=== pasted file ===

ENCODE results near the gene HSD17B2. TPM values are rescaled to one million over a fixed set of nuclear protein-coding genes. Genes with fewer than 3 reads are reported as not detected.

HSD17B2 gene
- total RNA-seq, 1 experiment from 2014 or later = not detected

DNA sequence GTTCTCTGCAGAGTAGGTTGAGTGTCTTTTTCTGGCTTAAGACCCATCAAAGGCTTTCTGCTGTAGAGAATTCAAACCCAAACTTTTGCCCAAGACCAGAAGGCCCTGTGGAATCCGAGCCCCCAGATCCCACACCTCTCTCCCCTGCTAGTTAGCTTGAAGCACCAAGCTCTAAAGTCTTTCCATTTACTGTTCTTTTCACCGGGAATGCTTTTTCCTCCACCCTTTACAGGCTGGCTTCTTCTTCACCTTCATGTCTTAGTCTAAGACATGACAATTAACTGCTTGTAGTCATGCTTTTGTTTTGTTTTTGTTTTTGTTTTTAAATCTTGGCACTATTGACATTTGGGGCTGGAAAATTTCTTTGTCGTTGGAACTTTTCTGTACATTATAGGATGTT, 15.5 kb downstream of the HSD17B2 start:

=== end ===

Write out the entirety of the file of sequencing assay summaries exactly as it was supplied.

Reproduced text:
ENCODE results near the gene HSD17B2. TPM values are rescaled to one million over a fixed set of nuclear protein-coding genes. Genes with fewer than 3 reads are reported as not detected.

HSD17B2 gene
- total RNA-seq, 1 experiment from 2014 or later = not detected

DNA sequence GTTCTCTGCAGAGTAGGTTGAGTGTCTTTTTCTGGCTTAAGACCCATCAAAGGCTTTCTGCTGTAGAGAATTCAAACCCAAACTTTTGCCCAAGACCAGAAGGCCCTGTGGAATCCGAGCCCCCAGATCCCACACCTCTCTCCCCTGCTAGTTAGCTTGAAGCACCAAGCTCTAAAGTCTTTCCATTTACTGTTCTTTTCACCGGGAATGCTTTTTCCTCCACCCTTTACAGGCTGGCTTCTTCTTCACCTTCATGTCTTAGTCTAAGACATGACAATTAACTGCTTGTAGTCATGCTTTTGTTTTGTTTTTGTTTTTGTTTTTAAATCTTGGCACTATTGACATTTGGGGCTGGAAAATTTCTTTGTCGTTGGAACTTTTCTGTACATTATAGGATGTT, 15.5 kb downstream of the HSD17B2 start: